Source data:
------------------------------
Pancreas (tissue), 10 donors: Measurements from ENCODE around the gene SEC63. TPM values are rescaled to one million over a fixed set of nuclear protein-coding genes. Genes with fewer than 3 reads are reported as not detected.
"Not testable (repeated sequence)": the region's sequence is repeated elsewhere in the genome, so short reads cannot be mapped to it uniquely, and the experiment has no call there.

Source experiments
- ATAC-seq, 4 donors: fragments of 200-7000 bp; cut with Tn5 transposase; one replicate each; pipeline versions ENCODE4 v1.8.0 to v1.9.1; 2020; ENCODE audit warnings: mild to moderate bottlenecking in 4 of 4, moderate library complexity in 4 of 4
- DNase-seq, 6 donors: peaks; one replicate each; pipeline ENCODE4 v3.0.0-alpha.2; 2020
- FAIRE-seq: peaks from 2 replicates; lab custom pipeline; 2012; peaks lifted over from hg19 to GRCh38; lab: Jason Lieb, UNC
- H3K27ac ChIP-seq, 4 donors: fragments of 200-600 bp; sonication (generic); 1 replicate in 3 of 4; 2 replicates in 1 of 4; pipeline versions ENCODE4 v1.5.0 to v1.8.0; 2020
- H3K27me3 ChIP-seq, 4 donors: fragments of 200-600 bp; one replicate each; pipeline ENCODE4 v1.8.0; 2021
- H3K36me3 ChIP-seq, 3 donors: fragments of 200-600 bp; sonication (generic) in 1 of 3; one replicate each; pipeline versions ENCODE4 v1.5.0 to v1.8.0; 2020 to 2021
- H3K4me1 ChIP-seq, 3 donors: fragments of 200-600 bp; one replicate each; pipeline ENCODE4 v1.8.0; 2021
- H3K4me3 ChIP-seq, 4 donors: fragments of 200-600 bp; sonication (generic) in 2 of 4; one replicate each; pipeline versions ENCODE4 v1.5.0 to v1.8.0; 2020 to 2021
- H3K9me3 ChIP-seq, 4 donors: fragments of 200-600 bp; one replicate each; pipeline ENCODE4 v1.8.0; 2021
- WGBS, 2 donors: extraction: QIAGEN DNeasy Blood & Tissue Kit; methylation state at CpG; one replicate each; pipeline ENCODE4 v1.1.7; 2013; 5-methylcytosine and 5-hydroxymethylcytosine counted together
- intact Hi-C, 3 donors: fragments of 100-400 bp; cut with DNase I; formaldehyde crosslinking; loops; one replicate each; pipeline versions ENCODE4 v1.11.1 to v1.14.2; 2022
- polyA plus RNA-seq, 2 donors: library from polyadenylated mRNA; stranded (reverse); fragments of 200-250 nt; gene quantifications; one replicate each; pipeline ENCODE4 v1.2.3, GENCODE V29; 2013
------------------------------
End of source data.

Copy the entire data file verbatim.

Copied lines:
Pancreas (tissue), 10 donors: Measurements from ENCODE around the gene SEC63. TPM values are rescaled to one million over a fixed set of nuclear protein-coding genes. Genes with fewer than 3 reads are reported as not detected.
"Not testable (repeated sequence)": the region's sequence is repeated elsewhere in the genome, so short reads cannot be mapped to it uniquely, and the experiment has no call there.

Source experiments
- ATAC-seq, 4 donors: fragments of 200-7000 bp; cut with Tn5 transposase; one replicate each; pipeline versions ENCODE4 v1.8.0 to v1.9.1; 2020; ENCODE audit warnings: mild to moderate bottlenecking in 4 of 4, moderate library complexity in 4 of 4
- DNase-seq, 6 donors: peaks; one replicate each; pipeline ENCODE4 v3.0.0-alpha.2; 2020
- FAIRE-seq: peaks from 2 replicates; lab custom pipeline; 2012; peaks lifted over from hg19 to GRCh38; lab: Jason Lieb, UNC
- H3K27ac ChIP-seq, 4 donors: fragments of 200-600 bp; sonication (generic); 1 replicate in 3 of 4; 2 replicates in 1 of 4; pipeline versions ENCODE4 v1.5.0 to v1.8.0; 2020
- H3K27me3 ChIP-seq, 4 donors: fragments of 200-600 bp; one replicate each; pipeline ENCODE4 v1.8.0; 2021
- H3K36me3 ChIP-seq, 3 donors: fragments of 200-600 bp; sonication (generic) in 1 of 3; one replicate each; pipeline versions ENCODE4 v1.5.0 to v1.8.0; 2020 to 2021
- H3K4me1 ChIP-seq, 3 donors: fragments of 200-600 bp; one replicate each; pipeline ENCODE4 v1.8.0; 2021
- H3K4me3 ChIP-seq, 4 donors: fragments of 200-600 bp; sonication (generic) in 2 of 4; one replicate each; pipeline versions ENCODE4 v1.5.0 to v1.8.0; 2020 to 2021
- H3K9me3 ChIP-seq, 4 donors: fragments of 200-600 bp; one replicate each; pipeline ENCODE4 v1.8.0; 2021
- WGBS, 2 donors: extraction: QIAGEN DNeasy Blood & Tissue Kit; methylation state at CpG; one replicate each; pipeline ENCODE4 v1.1.7; 2013; 5-methylcytosine and 5-hydroxymethylcytosine counted together
- intact Hi-C, 3 donors: fragments of 100-400 bp; cut with DNase I; formaldehyde crosslinking; loops; one replicate each; pipeline versions ENCODE4 v1.11.1 to v1.14.2; 2022
- polyA plus RNA-seq, 2 donors: library from polyadenylated mRNA; stranded (reverse); fragments of 200-250 nt; gene quantifications; one replicate each; pipeline ENCODE4 v1.2.3, GENCODE V29; 2013